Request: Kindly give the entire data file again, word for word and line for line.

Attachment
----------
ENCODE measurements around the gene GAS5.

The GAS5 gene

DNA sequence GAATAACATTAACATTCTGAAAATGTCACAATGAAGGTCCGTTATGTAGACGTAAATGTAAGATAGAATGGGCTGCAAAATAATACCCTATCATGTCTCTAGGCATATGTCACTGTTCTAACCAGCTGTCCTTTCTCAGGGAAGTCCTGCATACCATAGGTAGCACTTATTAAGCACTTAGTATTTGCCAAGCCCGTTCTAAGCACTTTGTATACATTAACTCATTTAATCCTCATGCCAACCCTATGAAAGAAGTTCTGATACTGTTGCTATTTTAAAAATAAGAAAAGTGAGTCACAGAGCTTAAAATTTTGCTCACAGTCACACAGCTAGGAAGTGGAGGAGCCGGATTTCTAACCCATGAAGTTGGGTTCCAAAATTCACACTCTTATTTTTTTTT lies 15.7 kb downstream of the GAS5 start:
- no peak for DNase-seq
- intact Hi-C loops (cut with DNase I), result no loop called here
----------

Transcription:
ENCODE measurements around the gene GAS5.

The GAS5 gene

DNA sequence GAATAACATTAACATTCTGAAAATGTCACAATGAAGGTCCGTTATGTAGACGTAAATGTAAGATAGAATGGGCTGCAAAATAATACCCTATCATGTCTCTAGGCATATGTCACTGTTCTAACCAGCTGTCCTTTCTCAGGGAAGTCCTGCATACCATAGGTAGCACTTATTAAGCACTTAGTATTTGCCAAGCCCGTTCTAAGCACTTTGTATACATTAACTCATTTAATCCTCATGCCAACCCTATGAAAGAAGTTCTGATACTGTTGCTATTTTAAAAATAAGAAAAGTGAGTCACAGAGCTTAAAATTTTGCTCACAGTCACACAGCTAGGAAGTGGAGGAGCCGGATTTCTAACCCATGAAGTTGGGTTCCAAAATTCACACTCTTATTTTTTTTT lies 15.7 kb downstream of the GAS5 start:
- no peak for DNase-seq
- intact Hi-C loops (cut with DNase I), result no loop called here